• Should We Drink More Husk Tomato Juice? - Chromatography Explores


Should We Drink More Husk Tomato Juice? - Chromatography Explores

Mar 25 2019

Sales of natural drinks and beverages have increased over the last few years as consumers become more aware of what they eat and drink. Natural fruit juice-based drinks are one of the beverages to see increased consumption as we switch away from traditional sodas. There are many reasons for the switch, including nutritional benefits and a reduced calorific intake compared to traditional drinks.

Fruit flavoured yogurt drinks are seen as one of the drinks having enhanced nutritional qualities. Phenolic compounds, found in prebiotic yogurts, have also had a good press as they bring several properties to the health market that are seen as beneficial. Antioxidant, antimutagenic and anti-inflammatory are just some of the properties that phenolic compounds bring. They are also reported as bringing a reduced risk towards some diseases including cardiovascular diseases and cancer development.

Husk Tomato flavoured yogurt - the future?

One fruit that is currently under the radar in traditional Western markets but is appreciated in other areas of the world is the husk tomato. Husk tomato (Physalis peruviana) is a fruit that is also known as golden berry or Cape gooseberry. A recent study in Egypt has looked at the properties of the husk tomato as a natural fruit juice and also assessed its nutritional properties as an additive to prebiotic yogurt.

Physalis peruviana is used in many different folk remedies for the treatment of malaria, dermatitis and rheumatism having anti-bacterial, diuretic and anti-pyretic properties. It is also rich in vitamins and minerals particularly phosphorus and iron. Furthermore, it has a high fibre content. Adding the fruit to yogurts containing lactic acid bacteria could produce a drink containing many health benefits report the scientists behind the work.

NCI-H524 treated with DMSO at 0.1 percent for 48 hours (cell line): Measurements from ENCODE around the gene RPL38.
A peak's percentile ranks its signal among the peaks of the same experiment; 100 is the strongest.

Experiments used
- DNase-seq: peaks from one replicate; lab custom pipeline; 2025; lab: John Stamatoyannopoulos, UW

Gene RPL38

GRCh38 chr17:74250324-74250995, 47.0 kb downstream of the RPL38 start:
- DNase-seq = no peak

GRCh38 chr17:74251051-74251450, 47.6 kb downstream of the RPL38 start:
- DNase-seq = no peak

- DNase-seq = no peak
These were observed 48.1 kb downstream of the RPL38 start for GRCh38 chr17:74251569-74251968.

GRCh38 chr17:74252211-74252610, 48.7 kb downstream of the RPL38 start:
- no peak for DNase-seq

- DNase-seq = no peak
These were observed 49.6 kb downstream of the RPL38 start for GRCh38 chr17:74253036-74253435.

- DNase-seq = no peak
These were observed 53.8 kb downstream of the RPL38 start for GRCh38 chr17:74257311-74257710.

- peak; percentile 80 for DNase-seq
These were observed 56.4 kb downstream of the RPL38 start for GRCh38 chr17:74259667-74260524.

Chromatography assesses the benefits

The team in Egypt used high performance liquid chromatography to analyse the components of husk tomato juice. HPLC is one of the main analytical techniques used in food sciences. Methods are constantly being developed to analyse food. Method development is the subject of the article, The Role of Methanol and Acetonitrile as Organic Modifiers in Reversed-phase Liquid Chromatography.

The team found various phenolic and antioxidant components in the husk tomato juice. Flavonols such as Sinapic acid, Protocatechuic acid, Cinnamic acid and Ferulic acid were all found in husk tomato juice - compounds with known health benefits. When the team mixed the husk tomato juice with stirred prebiotic yogurts and analysed the antioxidant activity after 5, 10 and 15 days - the samples containing husk tomato juice all had a higher antioxidant activity rating.

Husk tomato juice - part of your five-a-day?

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